New Lender Fellowship project to focus on women’s health and wellness

New Lender Fellowship project to focus on women’s health and wellness

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Syracuse University’s Lender Center for Social Justice chose Seyeon Lee, an associate professor in the School of Design at the College of Visual and Performing Arts, to act as the 2021-23 Lender Faculty Fellow. Lee plans to focus her project on improving access to health and wellness services for women.

The Lender Center for Social Justice, housed in Syracuse University’s School of Education, works to support equity and inclusion in the greater Syracuse community. One way the center does this is by electing help from community members through a fellowship program for faculty and students.

Every year, a faculty member is named a Lender Faculty Fellow and leads a two-year project. Five students are chosen as Lender Student Fellows every two years and collaborate directly with the elected faculty fellow to act in a supporting role, according to the Lender fellowship’s website. The program enables students to be exposed to research-based learning.

After connecting with CenterState CEO, a Syracuse-based economic development organization, Lee is helping design the YMCA’s Northside Women’s Wellness Center, which opened in fall 2020 and aims to be an accessible space for women of all socioeconomic backgrounds, ages and ethnicities to pursue wellness.

“(The Northside is) where low-income families, a lot of new Americans, and first and second (generation) immigrant families first settled,” Lee said. “It’s one of those neighborhoods where college students from schools like Syracuse and Le Moyne don’t really hang out.”

The wellness center offers a variety of services, including a women-only fitness center, equipped with weights, cardio equipment and circuit strength machines. The center also hosts speakers who talk about nutrition and dieting as well as physical and mental wellness events and support group programs, Lee said.

Though the Northside Women’s Wellness Center is open to women of all backgrounds, Lee specifically wants to focus on single mothers. Single mothers, Lee said, are “women that impact so many other people surrounding them.”

New Lender Fellowship project to focus on women’s health and wellness

Iona Volynets, a sophomore in the Maxwell School of Citizenship and Public Affairs, is a current Lender Student Fellow. She said she was inspired to partake in the Lender Center Fellowship project due to a startup from her hometown in Washington, D.C., called Kyanite Kitchen. The kitchen focuses on providing the Washington area with fresh produce and vegan-based meals for free.

“I’d seen the work they’ve done, and I was really inspired,” Volynets said. “So when Dr. Lee let us pick what area we wanted to focus on within the center, I was interested in getting access to fresh produce.”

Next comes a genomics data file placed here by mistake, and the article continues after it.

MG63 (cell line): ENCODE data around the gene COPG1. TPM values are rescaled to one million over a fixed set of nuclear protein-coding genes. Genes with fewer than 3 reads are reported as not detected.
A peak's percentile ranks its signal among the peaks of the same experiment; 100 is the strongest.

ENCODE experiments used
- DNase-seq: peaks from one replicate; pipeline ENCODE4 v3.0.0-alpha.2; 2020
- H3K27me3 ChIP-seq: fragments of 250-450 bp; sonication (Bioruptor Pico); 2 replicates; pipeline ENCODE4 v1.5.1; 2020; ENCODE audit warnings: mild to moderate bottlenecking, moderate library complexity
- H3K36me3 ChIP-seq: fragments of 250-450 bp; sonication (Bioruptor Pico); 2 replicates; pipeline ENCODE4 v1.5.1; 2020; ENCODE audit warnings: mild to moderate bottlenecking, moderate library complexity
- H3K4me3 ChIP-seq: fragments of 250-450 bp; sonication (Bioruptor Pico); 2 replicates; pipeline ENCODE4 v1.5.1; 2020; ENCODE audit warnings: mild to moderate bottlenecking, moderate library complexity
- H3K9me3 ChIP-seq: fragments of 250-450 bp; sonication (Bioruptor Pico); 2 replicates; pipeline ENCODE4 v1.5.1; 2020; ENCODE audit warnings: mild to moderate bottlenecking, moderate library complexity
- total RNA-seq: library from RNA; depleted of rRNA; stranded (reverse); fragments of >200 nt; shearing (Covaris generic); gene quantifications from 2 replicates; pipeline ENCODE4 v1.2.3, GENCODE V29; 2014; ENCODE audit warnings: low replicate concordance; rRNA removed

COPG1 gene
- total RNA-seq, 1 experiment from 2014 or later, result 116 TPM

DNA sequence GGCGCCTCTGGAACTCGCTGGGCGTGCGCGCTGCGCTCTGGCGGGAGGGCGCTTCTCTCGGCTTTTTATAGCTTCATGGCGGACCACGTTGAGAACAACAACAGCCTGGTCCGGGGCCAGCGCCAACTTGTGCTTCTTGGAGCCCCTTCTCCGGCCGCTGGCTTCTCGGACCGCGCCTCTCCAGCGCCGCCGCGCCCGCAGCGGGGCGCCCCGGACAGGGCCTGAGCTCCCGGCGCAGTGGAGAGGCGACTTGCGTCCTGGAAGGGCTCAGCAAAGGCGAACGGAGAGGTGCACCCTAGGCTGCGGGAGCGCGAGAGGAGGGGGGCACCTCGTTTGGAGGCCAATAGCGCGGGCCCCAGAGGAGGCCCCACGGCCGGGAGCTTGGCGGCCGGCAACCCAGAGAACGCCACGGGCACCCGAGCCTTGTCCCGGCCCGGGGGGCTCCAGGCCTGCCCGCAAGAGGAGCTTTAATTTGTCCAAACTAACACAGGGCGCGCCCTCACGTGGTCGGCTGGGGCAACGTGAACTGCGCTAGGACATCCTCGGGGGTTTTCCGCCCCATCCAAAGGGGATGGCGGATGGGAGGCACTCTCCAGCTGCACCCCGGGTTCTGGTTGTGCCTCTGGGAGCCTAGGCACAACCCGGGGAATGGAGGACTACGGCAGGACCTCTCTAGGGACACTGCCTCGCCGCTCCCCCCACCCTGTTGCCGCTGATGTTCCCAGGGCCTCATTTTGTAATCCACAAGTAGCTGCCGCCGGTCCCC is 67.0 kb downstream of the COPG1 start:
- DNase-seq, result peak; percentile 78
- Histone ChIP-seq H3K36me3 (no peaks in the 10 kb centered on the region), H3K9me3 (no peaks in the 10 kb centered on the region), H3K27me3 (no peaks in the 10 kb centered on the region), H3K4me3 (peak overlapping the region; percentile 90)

Currently, Volynets’ main objective is creating a program that gives fresh produce to members of the center, their families and eventually the local Syracuse community. She is still in the early stages of accomplishing her goal and is reaching out to experts in food security to gain insight on how to construct a system that will help people access free produce.

After consulting with Lee, Volynets also plans to contact community gardens and farms to learn which crops are easy to grow in New York and their potential yield.

We have to look at many different pockets and work together as a community.

Seyeon Lee, 2021-23 Lender Faculty Fellow

Though Lee did not begin working with the Northside Women’s Wellness Center until 2018, she has been working with this area of research for over 10 years and practiced as an architectural designer, urban planner and interior designer for 14 years.

“That’s where I developed my passion of improving the quality of living conditions that really impact everyday people, rather than the 1{ab24ffeec902ceefbc5fdafafd943b0c5d12b666e16ef1a5e7125e4fcd74f5fa} of population that I personally don’t belong to,” Lee said. “Someone that I can relate to, someone that I can really change their life, in this particular case, Northside.”

Ana S. Aponte González, another Lender Student Fellow, said there are hurdles for the fellows to overcome to bring the goals of the project to fruition, though.

“You can have a beautiful place with all of these resources and amenities that can give back to the community, but the underlying problem is attracting those people to the center,” said González, a sophomore double majoring in VPA and the College of Arts and Sciences.

She is also a member of a volunteering program with La Casita Cultural Center, which focuses on bridging the Hispanic communities of SU and central New York through civic engagement and research. From her affiliation with La Casita and its community center, González recognized that La Casita and the Northside Women’s Wellness Center shared similar problems. Many participants in La Casita’s children’s programs lack access to transportation to the center, she said.

González said the Lender fellows are taking steps to connect with other community centers and identify an overarching problem.

“After that research is done, we’re going to try to incorporate a pilot program to see if our solution works out and actually benefits the center,” González said.

Lee hopes to create some sort of a framework that can be applied to other community centers if the project is successful.

“We can’t just focus on one set of a population or demographics,” Lee said. “We have to look at many different pockets and work together as a community.”

Contact David: [email protected]